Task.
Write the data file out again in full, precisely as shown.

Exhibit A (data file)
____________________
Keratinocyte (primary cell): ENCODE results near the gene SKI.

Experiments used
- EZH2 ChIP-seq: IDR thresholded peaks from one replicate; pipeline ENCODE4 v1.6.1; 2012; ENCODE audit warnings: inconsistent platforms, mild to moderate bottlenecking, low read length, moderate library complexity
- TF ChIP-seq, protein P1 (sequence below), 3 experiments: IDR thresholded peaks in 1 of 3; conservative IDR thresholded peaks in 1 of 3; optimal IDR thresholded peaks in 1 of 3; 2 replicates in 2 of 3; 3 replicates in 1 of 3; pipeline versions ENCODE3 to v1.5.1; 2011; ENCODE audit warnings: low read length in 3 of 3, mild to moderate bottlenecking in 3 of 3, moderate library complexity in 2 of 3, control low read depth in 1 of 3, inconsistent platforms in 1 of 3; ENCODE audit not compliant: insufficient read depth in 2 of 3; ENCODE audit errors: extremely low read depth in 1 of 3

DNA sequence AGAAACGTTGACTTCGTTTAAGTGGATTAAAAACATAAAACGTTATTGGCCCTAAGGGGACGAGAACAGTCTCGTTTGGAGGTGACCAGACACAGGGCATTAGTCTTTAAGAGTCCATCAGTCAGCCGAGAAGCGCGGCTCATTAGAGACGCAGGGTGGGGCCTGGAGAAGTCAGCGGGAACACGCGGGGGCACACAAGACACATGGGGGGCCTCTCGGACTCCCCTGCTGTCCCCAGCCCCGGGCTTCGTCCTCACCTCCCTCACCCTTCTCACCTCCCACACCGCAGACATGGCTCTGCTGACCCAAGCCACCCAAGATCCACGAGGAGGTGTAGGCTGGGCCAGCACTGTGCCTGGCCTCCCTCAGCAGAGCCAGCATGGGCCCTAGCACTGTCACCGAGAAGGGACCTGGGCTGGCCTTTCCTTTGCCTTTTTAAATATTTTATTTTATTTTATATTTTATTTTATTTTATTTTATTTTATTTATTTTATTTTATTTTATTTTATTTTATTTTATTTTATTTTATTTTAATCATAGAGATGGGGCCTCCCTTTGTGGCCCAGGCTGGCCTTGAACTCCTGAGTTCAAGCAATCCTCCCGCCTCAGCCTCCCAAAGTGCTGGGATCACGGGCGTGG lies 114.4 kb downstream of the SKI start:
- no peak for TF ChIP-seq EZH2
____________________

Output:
Keratinocyte (primary cell): ENCODE results near the gene SKI.

Experiments used
- EZH2 ChIP-seq: IDR thresholded peaks from one replicate; pipeline ENCODE4 v1.6.1; 2012; ENCODE audit warnings: inconsistent platforms, mild to moderate bottlenecking, low read length, moderate library complexity
- TF ChIP-seq, protein P1 (sequence below), 3 experiments: IDR thresholded peaks in 1 of 3; conservative IDR thresholded peaks in 1 of 3; optimal IDR thresholded peaks in 1 of 3; 2 replicates in 2 of 3; 3 replicates in 1 of 3; pipeline versions ENCODE3 to v1.5.1; 2011; ENCODE audit warnings: low read length in 3 of 3, mild to moderate bottlenecking in 3 of 3, moderate library complexity in 2 of 3, control low read depth in 1 of 3, inconsistent platforms in 1 of 3; ENCODE audit not compliant: insufficient read depth in 2 of 3; ENCODE audit errors: extremely low read depth in 1 of 3

DNA sequence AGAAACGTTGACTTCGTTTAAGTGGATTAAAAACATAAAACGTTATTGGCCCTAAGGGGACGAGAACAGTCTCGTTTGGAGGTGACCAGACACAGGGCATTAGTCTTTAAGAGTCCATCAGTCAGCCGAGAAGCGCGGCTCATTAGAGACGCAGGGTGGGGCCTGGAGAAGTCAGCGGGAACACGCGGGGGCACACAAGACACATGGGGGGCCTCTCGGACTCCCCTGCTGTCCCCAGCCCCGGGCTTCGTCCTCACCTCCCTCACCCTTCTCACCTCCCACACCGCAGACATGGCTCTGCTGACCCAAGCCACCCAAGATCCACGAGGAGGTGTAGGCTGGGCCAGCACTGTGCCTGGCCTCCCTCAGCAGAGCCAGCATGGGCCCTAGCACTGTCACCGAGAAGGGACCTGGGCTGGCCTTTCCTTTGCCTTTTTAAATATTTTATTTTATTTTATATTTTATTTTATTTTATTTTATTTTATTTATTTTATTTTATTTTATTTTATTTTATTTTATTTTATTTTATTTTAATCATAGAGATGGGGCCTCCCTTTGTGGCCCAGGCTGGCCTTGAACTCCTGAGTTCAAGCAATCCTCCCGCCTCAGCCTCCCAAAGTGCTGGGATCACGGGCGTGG lies 114.4 kb downstream of the SKI start:
- no peak for TF ChIP-seq EZH2